A recent study funded by the EU has highlighted major differences in the spam enforcement policies of 22 member states. According to the report, which is published on Thursday, there is a wide variation across the EU of the numbers of prosecutions and the level of fines issued.
The report reveals the urgent need for an international, collaborative approach in the fight against malware. Whilst some of our European neighbours have stringent anti-spam legislation, the UK’s policies have been diminished due to pressure from business interests such as the direct marketing industry.
In fact, the UK doesn’t even feature in the EU spam prosecution figures, because there haven’t been any cases taken to court (although those responsible have been prosecuted under other laws such as fraud). This does not mean that laws are not in place. Spammers can be fined up to £5,000 under the Data Protection Act, but to date, not a single fine has been levied.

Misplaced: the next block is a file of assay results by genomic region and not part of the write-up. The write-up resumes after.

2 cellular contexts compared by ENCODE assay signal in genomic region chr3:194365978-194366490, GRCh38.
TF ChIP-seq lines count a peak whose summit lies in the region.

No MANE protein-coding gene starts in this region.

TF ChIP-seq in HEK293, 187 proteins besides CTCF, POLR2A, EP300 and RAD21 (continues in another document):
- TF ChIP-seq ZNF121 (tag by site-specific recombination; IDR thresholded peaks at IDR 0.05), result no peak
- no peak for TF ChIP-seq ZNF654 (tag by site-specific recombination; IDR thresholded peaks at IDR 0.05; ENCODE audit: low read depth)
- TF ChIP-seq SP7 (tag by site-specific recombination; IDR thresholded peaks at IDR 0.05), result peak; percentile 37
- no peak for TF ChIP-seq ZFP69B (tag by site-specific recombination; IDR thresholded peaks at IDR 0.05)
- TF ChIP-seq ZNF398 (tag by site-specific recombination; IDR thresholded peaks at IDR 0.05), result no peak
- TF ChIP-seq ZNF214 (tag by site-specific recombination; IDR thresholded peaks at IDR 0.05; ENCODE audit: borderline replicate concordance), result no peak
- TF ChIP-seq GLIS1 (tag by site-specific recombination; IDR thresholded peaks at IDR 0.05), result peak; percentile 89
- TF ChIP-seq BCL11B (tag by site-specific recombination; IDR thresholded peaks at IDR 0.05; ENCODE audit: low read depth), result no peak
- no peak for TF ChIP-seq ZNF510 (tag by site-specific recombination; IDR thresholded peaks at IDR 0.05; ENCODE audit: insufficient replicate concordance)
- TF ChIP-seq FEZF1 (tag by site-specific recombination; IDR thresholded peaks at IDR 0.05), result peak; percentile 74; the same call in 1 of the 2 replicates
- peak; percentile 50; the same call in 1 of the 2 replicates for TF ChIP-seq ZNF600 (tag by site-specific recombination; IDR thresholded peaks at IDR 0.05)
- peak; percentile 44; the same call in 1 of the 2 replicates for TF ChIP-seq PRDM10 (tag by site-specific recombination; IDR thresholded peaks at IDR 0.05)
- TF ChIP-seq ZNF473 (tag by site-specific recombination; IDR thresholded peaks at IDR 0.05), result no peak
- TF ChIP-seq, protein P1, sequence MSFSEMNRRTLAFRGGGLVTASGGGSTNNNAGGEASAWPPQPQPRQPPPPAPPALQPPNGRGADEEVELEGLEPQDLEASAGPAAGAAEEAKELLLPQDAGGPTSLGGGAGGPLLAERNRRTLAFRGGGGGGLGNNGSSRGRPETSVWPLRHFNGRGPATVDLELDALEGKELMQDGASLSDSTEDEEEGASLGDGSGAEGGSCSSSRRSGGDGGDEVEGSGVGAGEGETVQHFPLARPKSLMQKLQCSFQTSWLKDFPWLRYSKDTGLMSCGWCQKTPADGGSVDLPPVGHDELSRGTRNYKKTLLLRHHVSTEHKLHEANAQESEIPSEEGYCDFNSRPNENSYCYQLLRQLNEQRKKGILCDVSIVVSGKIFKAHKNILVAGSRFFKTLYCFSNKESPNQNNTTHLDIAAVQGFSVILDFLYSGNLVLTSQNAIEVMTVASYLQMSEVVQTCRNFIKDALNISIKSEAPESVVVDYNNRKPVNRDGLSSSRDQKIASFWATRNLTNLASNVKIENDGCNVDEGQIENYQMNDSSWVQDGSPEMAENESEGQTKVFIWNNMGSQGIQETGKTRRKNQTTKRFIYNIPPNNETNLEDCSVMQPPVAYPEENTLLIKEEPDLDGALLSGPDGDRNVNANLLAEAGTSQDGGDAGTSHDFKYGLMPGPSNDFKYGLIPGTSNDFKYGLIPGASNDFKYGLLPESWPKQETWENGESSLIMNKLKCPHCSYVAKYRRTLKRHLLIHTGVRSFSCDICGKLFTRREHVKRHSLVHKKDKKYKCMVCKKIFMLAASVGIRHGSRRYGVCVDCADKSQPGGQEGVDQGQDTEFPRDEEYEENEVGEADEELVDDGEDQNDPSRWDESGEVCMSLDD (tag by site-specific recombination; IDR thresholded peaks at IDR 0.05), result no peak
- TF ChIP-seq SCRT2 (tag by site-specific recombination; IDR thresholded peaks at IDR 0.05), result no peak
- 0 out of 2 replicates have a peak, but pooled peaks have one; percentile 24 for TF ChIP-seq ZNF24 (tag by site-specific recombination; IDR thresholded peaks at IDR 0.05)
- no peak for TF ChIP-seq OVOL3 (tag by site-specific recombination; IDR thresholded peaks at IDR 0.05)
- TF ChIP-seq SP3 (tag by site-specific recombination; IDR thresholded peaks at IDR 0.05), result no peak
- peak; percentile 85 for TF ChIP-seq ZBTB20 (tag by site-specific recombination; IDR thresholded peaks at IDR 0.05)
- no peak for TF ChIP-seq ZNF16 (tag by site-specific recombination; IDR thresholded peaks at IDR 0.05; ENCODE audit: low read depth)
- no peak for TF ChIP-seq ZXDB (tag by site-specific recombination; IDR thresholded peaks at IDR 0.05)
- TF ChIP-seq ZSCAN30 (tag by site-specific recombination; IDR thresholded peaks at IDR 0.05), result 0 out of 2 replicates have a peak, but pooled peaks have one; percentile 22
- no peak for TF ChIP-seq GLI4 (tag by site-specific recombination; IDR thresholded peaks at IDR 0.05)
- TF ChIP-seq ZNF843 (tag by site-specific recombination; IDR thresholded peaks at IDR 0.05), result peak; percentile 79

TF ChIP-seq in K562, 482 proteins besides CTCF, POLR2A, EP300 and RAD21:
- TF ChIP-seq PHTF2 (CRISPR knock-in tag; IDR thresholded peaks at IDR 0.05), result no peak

The report concludes that there are many methods of combating spam and malware in the UK and that these methods are well publicised. However the fight against spam is currently tackled on an individual basis. The large array of programs available to internet users and the differing degree to which those users are aware of spam, malware and phishing scams have the potential to leave computers vulnerable to attack. In short, there needs to be not only an international level of co-operation, but a clear, unified and enforced domestic policy in place in order to stand a chance of winning the fight against malware. Without this, our defences are only as strong as the weakest link in the chain.